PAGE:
Prebiotics Vs. Probiotics

We’ve seen a growing number of them on store shelves and advertisements ‒ probiotic food products and supplements promoted as good for your health. So, what are they, and how do they work?

 

Probiotics are the bacteria found in fermented foods like yogurt and sauerkraut. When eaten, the bacteria enter the gastrointestinal tract. Many probiotic food makers are careful about the health claims with these products, but usually the idea is that they provide bacteria that benefit the GI microbiome – the vast number of microorganisms and their environment in the gastrointestinal tract – in some healthful way.

 

Probiotics are generally considered safe to eat, though questions remain over what benefits they provide. For example, a diverse GI microbiome has about a thousand types of bacteria, while probiotic foods or supplements offer about a dozen. If your GI needs a particular kind of bacteria, is it even available through probiotics? Can the probiotic bacteria survive long enough to reach the large intestine? Can they colonize and produce healthful results, or do they pass through with no effect?

 

There are many clinical studies regarding probiotics. The results don’t always address many of those important questions. Besides, even if probiotic foods deliver bacteria to the GI microbiome, that’s not the whole story.

 

It’s important to understand the GI microbiome’s environment. It’s a microscopic jungle, teeming with an estimated 40 trillion individual microorganisms. That compares to about 10 billion contained in a typical probiotic – a small fraction of the bacteria already in the GI. As the probiotic bacteria pass through the GI tract, those that do survive must then compete for nutrients with all the other microorganisms.

 

It’s unclear, therefore, whether the probiotic bacteria survive for any appreciable time. If they do, probiotics are active ‒ at best ‒ on their way through the GI. If these bacteria don’t colonize, whatever benefit they might offer goes away as digestion cycles continue.

 

When modifying the GI microbiome, a key issue is the degree to which your natural bacteria are undernourished. The lack of sufficient nourishment and the GI’s environment have made it harder for beneficial bacteria to grow and metabolize in a healthy manner.

 

Prebiotics: Not your Average Fiber

 

Mass production of food over the past several decades has left the human diet with much less fiber. In recent years, researchers have begun to understand how and why that change has negatively impacted our health.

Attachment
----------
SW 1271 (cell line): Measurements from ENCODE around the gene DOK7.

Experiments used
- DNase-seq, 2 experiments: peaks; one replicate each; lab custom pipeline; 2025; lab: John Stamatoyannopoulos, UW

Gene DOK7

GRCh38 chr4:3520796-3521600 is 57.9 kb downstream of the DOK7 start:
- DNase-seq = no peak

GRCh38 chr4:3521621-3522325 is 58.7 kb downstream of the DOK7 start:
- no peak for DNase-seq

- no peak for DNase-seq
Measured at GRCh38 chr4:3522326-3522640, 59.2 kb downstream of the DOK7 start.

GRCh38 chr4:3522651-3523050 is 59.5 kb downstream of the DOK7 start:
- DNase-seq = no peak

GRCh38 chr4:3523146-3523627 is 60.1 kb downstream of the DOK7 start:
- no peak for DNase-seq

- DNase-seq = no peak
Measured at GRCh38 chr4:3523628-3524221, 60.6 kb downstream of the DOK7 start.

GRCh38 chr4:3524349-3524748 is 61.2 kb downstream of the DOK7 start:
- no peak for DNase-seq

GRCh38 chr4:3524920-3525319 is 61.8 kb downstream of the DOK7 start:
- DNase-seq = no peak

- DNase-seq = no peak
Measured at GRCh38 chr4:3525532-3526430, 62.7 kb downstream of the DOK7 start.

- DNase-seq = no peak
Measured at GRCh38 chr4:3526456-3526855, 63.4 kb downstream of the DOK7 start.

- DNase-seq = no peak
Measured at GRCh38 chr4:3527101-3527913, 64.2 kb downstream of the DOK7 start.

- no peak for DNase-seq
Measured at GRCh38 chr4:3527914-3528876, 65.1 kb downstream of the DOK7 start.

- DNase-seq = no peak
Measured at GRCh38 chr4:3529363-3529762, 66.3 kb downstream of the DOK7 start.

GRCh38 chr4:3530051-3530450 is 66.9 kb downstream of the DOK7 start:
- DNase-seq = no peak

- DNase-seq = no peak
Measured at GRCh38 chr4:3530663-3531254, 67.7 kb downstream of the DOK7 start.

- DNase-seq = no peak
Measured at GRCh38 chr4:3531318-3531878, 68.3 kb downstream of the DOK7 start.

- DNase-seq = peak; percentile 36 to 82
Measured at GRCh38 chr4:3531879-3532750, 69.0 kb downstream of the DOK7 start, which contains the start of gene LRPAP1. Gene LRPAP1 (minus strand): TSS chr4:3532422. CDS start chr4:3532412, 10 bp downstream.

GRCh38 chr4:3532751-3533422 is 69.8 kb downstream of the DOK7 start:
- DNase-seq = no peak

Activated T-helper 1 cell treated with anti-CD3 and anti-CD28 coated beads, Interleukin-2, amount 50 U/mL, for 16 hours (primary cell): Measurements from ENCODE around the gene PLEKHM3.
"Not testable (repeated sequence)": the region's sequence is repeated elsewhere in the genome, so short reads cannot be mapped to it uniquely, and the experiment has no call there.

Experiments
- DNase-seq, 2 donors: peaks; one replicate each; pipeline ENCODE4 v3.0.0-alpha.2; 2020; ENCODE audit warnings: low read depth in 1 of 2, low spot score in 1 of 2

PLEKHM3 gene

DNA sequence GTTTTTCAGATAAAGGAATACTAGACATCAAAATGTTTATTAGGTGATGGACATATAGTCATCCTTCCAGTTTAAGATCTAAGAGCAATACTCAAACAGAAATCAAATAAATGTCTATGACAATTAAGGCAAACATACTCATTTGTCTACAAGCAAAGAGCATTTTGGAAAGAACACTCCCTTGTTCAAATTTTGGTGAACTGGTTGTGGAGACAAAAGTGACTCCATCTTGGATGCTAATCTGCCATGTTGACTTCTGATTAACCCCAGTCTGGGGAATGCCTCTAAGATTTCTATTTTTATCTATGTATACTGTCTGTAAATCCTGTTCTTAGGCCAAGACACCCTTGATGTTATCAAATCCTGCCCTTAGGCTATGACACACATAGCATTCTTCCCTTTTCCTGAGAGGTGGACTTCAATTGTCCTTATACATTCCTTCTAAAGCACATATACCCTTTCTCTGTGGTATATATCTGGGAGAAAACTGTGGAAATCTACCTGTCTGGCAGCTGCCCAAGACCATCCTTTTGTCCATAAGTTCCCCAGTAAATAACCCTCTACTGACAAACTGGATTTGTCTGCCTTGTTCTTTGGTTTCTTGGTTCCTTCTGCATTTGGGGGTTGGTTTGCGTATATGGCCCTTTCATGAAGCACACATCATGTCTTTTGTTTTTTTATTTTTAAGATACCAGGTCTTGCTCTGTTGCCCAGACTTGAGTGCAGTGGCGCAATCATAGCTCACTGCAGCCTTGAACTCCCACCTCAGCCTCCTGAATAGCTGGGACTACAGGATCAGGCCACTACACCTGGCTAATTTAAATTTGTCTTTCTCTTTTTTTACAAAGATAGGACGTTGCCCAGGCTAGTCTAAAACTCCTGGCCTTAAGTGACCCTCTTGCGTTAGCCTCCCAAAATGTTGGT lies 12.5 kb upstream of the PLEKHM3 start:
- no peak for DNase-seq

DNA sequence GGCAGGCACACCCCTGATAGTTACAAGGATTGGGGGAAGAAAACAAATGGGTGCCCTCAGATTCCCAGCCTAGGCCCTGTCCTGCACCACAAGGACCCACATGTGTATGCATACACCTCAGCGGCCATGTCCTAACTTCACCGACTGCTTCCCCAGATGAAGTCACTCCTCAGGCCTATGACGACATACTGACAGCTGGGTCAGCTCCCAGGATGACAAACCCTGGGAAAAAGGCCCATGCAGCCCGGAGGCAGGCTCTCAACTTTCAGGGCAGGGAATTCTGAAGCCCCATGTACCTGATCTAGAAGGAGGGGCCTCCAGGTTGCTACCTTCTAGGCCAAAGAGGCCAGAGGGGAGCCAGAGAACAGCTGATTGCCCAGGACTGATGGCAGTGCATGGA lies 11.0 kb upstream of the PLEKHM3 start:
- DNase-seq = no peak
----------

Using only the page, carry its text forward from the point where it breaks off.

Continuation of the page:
The makers of BiomeBliss, some of whom have been on the frontlines of GI microbiome research, have discovered the answer lies in prebiotics. What’s the difference between probiotic and prebiotic? While probiotics are living bacteria, prebiotics are nutrients that feed bacteria already in the GI microbiome.

 

Prebiotics are found in certain types of fiber. Since fiber isn’t digested in the small intestine, it passes into the large intestine, delivering nutrients to the GI microbiome. But not all fiber is prebiotic and not all prebiotics are the same.

 

We also know that the large intestine has a thick mucus barrier that serves as a perfect environment for microorganisms. Prebiotics feed those organisms and sustain their growth. In return, the organisms convert the nutrients into new molecules that serve as chemical signals for other parts of the body. These chemicals, for example, tell the brain that the intestines are getting full, and it’s time to stop eating.

 

That’s what makes BiomeBliss a breakthrough in supporting the body’s existing, healthy bacteria. In two published clinical studies, we measured the effect on the microbiome in our test subjects who used BiomeBliss, and we compared those result to what we wanted those organisms to do.

 

The studies concluded that BiomeBliss was effective in shifting the GI microbiome by feeding the bacteria that are crucial to healthy bodily functions. Our product also helped control hunger, promoted regularity and supported overall GI health.

 

These statements are not intended to treat, diagnose, prevent or cure any condition or disease.

 

Published: March 2, 2018


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